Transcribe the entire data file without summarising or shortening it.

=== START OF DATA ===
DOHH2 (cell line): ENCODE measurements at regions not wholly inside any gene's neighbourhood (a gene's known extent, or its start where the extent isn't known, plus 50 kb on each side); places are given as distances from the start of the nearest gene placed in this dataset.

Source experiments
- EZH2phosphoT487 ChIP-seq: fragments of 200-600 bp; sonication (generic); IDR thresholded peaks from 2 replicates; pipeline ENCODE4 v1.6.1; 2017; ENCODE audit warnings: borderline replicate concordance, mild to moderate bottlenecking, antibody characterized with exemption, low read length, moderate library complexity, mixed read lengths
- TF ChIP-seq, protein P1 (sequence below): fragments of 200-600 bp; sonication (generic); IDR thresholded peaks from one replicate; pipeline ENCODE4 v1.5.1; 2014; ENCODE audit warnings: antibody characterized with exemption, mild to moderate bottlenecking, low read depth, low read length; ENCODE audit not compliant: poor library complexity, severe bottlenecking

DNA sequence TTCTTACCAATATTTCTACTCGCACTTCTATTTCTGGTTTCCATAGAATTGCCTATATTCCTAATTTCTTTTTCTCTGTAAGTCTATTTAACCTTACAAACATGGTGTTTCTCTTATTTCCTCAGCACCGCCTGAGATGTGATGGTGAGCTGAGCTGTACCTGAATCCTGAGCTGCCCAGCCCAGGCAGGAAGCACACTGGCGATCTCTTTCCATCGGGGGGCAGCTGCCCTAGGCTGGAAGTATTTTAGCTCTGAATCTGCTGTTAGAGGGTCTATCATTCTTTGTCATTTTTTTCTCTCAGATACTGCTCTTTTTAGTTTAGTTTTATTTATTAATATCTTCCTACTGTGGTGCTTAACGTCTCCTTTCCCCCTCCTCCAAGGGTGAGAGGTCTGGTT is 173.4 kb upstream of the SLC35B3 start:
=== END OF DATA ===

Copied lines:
DOHH2 (cell line): ENCODE measurements at regions not wholly inside any gene's neighbourhood (a gene's known extent, or its start where the extent isn't known, plus 50 kb on each side); places are given as distances from the start of the nearest gene placed in this dataset.

Source experiments
- EZH2phosphoT487 ChIP-seq: fragments of 200-600 bp; sonication (generic); IDR thresholded peaks from 2 replicates; pipeline ENCODE4 v1.6.1; 2017; ENCODE audit warnings: borderline replicate concordance, mild to moderate bottlenecking, antibody characterized with exemption, low read length, moderate library complexity, mixed read lengths
- TF ChIP-seq, protein P1 (sequence below): fragments of 200-600 bp; sonication (generic); IDR thresholded peaks from one replicate; pipeline ENCODE4 v1.5.1; 2014; ENCODE audit warnings: antibody characterized with exemption, mild to moderate bottlenecking, low read depth, low read length; ENCODE audit not compliant: poor library complexity, severe bottlenecking

DNA sequence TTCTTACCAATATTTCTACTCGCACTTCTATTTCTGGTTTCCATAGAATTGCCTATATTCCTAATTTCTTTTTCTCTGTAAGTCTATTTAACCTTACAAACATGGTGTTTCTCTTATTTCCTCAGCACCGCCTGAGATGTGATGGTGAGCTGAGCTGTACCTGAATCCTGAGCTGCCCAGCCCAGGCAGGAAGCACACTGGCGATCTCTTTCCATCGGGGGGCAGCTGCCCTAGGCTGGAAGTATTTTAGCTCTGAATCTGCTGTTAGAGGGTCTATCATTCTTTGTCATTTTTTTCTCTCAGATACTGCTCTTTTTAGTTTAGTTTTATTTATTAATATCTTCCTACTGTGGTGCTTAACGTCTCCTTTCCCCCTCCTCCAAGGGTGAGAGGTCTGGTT is 173.4 kb upstream of the SLC35B3 start: